Shin Sekai Yori Episode 4: Bloodstained History

“We’ll be targets for removal now that we know this.” -Satoru Asahina

Summary: I could accurately summarize this episode in the following way: SHIT. GETS. FUCKED. UP. (mostly on a psychological rather than physical level, but this episode still gets real dark, real quick.)

Impressions: Whelp, other that my first thought of “What the fuck did I just watch?!?” and “When’s the next episode?!!!” let me take a second to collect my thoughts. Deep breath. Got my coffee, got my notes; okay, let’s do this. I can already tell it’s going to be a long one, so brace yourselves.

More than half this episode is a massive info dump, courtesy of our friend the False Minoshiro/Library, which tells the kids the detailed and mostly horrific past which lead to civilization as it stands currently. This “history lesson” is a lot to digest, but I didn’t find it to be dull and it certainly wasn’t boring, so I was mostly okay with having so much information given to me at once. Let’s break it down.

Everything starts a bit before the time we see in the beginning of episode one with the emergence of psychokinesis in humans. It was researched and studied and eventually accepted by the scientific community. The number of PK users grew and grew, eventually becoming about .3% of the global population. Enter Boy A, a young man who becomes one of the first to use his PK to do harm unto others, breaking into women’s houses to rape and kill them. The level of PK related violence rises from that moment on, which is what we see in that very first flashback to the year 2011.

At the beginning, people’s powers were weak, but because they’re lives were always in danger, the PK user’s powers evolved very quickly, making them even more dangerous to your average person, which raised a whole mess of political, philosophical and ethical questions. How do you deal with a group of people who could wipe you out at whim? Do you quarantine them? Kill them? Trust that they won’t use their superior strength to harm you? It’s a lot of the same dilemmas that you see in X-Men, with the division between Mutants and normal humans, if you’d like another example of this type of scenario from pop culture. Except unlike X-Men, none of the PK users seem interested in applying their powers towards protecting regular humans, instead using their powers to plunge the world into an era of war and strife which is refered to as the “Dark Ages”.

And dark it certainly was, as the world’s population sharply declined and civilization as we know it was destroyed. What remained of society fell into one of 4 groups: The emerging slave empires ruled by possessors of PK, Hunter-gather tribes that were trying to escape from the emperor, bandits who used their PK for murder and robbery, and lastly, scientists whose main goal it was to preserve all the ancient knowledge. It was they who made the library and maintained written records of what was happening to the world around them. This is where the second flashback leads to, with its depiction of the crowning of the new emperor of the Holy Cherry Blossom Empire. The applause we see lasted for three days and three nights before enough people had been sacrificed to his holiness’ whims. It had become common practice for the emperor’s successor to kill him and take his places. If you’ve got people killing each other to get on the throne, you can bet that that might not be a really fun happy place to live. Since the Emperor didn’t really have full control over his powers, he’d often accidentally kill his attendants or slaves or even just innocent people, leaving the country covered in corpses and stinking of rotten flesh.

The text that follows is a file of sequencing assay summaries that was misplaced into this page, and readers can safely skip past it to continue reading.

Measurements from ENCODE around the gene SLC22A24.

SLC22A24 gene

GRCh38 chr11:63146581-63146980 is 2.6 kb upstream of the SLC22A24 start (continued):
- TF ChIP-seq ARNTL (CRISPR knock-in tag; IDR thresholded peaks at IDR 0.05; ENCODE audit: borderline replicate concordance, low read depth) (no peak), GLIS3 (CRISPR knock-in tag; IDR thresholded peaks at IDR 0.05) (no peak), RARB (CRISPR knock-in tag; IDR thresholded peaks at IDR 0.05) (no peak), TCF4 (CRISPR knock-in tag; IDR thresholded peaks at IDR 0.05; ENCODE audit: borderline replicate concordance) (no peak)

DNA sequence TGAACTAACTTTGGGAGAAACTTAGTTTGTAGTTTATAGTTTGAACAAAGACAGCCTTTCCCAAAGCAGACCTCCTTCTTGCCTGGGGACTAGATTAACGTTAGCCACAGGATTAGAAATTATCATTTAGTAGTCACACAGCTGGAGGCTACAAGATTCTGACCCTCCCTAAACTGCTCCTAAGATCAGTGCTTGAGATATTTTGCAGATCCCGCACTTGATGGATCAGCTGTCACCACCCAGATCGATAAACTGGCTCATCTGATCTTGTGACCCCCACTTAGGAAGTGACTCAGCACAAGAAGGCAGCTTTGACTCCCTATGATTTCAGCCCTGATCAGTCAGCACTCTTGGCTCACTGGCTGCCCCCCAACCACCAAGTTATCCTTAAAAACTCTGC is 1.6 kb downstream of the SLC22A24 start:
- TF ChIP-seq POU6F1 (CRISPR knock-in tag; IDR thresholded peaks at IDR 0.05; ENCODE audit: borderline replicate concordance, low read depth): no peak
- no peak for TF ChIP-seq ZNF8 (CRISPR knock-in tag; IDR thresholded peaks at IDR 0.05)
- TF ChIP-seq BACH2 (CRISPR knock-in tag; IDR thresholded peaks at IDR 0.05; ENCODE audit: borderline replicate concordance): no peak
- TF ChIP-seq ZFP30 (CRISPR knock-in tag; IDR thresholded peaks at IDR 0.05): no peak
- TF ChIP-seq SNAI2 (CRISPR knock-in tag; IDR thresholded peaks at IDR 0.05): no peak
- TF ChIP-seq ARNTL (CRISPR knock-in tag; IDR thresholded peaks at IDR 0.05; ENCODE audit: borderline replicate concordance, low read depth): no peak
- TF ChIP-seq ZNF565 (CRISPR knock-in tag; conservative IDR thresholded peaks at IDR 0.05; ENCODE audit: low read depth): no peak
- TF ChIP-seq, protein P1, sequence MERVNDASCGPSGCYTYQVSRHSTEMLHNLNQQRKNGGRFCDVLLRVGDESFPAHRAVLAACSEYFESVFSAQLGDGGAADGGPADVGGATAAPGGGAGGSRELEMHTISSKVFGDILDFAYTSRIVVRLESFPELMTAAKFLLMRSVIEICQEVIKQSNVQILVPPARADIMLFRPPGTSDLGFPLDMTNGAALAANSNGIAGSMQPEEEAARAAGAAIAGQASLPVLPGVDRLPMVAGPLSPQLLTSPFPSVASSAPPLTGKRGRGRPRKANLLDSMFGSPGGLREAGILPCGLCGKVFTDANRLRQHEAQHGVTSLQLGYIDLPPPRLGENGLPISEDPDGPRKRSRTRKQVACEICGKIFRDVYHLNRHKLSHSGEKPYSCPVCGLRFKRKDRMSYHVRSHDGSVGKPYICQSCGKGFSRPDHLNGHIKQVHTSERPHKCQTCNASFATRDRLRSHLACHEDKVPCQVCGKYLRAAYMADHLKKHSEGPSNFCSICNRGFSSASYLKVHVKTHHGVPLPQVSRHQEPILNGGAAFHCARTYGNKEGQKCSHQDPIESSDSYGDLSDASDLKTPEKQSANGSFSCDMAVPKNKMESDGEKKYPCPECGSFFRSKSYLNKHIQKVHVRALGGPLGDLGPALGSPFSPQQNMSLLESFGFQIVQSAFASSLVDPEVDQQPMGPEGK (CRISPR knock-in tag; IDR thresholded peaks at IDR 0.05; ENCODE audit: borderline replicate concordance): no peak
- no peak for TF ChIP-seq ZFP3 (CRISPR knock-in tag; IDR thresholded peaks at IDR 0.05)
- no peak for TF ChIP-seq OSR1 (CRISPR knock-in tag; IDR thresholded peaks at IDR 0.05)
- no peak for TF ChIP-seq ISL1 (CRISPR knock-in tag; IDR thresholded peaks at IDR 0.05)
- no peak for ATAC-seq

More than 1/2 the world’s population was massacred during those 570~ years of darkness, but if there’s one thing that history teaches us, it’s that empires can’t last forever, and after around 600 years of horror, death and oppression the four slave empires that divided up Japan finally started to crumble and die. This is what we see in the third flashback, with the assassins storming the castle. With such a steep decline in population, the number of PK users had also gone down, and with an increase in the intensity of the fighting between the Emperor and humans, the empires themselves were left severely weakened. The scientists, who during all those centuries had stood quietly by and watched as the world essentially went to hell in a handbasket, saw this as their moment for action and moved in to impose order on what was left of the populace. This is where the False Minoshiro gets a little fuzzy on the details, owing to a lack of reliable information, so it can’t tell the children exactly how the switch  from the empires to their current societal model happened, but it does enlighten them as to how their society really works and why it does the things that it does.

Before we go into that though, let’s take a look at this very aptly named “bloodstained” history. The show does an excellent job of integrating the flashbacks we’ve already seen with new scenes showing just how terrifying those times were, as well giving them a proper context. Some of the information we’re given could have been guessed at, but a lot of it was totally unexpected. I was most surprised by the story of Boy A, not only because it took an evil (rape and murder) that is very real to the world we live in now and heightens it just a bit (by adding that he could open any lock using his PK), but also since I was operating under the assumption that those attacks shown at the beginning of episode 1 were the first of their kind. But I guess I was dead wrong.

It was clear from the start of the show that something horrific had happened for society to have regressed and changed so much, but this episode really goes all out in showing us just how horrific those events were. The scene where Saki is freaking out and the Minoshiro is describing the landscape during the Emperor’s rule was particularly harrowing. It’s a great example of how the right words and sound effects (that buzzing fly sound…*shudder*) can really set the tone and take a scene to the next level without needing to show excessive amounts of blood and guts splashing all over the place. Gold star for you Shin Sekai Yori!